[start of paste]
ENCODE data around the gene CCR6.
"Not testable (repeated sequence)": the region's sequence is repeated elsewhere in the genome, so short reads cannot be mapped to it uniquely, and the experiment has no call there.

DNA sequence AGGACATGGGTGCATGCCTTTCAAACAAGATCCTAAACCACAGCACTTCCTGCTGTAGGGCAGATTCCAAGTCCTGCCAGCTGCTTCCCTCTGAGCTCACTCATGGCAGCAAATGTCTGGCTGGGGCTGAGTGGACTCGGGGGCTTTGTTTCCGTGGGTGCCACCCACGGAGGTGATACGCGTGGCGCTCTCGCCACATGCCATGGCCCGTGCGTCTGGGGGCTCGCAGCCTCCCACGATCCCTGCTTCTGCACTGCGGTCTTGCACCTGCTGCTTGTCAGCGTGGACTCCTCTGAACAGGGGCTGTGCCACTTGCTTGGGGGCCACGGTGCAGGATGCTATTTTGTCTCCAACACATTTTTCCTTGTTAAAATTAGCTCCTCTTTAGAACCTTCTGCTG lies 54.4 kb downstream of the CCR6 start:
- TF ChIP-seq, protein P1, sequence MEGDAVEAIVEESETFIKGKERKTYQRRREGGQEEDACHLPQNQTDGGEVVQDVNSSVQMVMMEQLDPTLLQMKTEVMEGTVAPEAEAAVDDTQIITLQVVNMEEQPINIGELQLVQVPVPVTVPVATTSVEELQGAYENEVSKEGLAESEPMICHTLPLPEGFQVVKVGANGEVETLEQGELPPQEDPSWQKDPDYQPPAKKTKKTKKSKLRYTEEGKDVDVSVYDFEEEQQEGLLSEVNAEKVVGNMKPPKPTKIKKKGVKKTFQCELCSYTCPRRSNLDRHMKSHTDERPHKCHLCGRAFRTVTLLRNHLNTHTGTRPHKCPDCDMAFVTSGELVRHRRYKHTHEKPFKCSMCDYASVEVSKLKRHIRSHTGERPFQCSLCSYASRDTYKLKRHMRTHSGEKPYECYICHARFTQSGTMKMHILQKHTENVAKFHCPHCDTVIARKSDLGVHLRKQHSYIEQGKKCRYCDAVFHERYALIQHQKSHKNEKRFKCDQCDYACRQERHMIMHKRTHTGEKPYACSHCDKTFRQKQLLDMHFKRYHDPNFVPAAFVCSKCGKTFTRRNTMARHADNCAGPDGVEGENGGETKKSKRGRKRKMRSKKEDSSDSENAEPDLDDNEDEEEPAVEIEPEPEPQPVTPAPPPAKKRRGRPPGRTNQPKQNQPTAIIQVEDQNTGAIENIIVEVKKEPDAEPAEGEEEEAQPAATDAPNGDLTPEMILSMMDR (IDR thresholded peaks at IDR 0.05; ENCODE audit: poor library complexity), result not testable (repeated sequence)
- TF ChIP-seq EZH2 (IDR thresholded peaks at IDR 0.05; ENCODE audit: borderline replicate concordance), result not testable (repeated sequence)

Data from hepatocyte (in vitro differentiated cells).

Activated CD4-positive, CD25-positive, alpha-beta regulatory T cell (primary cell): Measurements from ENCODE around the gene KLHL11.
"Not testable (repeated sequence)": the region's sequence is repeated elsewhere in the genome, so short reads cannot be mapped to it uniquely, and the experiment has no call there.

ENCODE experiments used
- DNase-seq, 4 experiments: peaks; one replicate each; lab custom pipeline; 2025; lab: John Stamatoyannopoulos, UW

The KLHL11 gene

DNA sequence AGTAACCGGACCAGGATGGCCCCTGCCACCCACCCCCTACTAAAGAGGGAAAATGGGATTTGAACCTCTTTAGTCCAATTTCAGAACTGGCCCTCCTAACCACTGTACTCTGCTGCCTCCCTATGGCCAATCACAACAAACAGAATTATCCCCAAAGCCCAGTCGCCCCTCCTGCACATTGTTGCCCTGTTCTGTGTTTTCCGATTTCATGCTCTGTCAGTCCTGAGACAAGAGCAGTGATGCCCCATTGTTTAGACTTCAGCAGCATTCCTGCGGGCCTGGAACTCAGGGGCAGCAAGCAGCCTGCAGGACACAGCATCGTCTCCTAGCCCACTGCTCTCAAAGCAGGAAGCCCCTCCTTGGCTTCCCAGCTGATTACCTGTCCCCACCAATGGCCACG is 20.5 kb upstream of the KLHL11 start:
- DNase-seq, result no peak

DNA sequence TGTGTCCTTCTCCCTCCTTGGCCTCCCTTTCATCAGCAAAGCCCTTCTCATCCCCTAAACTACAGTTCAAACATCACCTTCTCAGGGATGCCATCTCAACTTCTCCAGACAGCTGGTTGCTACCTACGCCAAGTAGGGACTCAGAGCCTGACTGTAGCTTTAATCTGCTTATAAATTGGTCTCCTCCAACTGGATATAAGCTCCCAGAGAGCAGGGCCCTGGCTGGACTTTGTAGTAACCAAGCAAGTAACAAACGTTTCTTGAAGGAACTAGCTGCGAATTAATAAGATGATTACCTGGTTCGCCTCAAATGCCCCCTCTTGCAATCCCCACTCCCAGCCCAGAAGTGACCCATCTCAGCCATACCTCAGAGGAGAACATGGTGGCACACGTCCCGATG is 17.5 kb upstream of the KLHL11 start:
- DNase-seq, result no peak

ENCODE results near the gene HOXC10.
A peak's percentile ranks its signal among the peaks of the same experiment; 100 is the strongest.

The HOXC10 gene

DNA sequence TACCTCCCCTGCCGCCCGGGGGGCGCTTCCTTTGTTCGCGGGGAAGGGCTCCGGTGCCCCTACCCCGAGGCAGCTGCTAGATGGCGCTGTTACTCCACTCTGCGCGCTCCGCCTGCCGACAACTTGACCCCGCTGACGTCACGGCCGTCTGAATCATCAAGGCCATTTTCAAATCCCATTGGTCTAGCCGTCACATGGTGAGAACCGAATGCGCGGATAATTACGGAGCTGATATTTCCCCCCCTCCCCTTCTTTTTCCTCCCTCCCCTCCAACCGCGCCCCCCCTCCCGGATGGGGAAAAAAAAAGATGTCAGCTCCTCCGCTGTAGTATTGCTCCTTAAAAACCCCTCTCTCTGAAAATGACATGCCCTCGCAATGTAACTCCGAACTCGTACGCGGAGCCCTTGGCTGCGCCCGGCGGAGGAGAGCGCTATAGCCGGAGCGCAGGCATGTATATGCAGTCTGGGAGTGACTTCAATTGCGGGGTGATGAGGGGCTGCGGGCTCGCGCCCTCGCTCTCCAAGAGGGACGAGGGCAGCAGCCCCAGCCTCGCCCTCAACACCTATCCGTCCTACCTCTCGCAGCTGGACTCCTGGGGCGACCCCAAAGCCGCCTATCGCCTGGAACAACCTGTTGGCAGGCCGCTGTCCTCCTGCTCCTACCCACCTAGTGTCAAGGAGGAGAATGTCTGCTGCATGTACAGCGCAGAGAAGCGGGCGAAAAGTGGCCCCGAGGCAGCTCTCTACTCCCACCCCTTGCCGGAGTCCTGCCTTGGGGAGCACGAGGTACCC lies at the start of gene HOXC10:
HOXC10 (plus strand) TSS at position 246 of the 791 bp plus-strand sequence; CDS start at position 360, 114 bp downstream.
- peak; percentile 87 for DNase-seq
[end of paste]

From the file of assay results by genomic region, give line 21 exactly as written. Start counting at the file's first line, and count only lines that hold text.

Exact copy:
- peak; percentile 87 for DNase-seq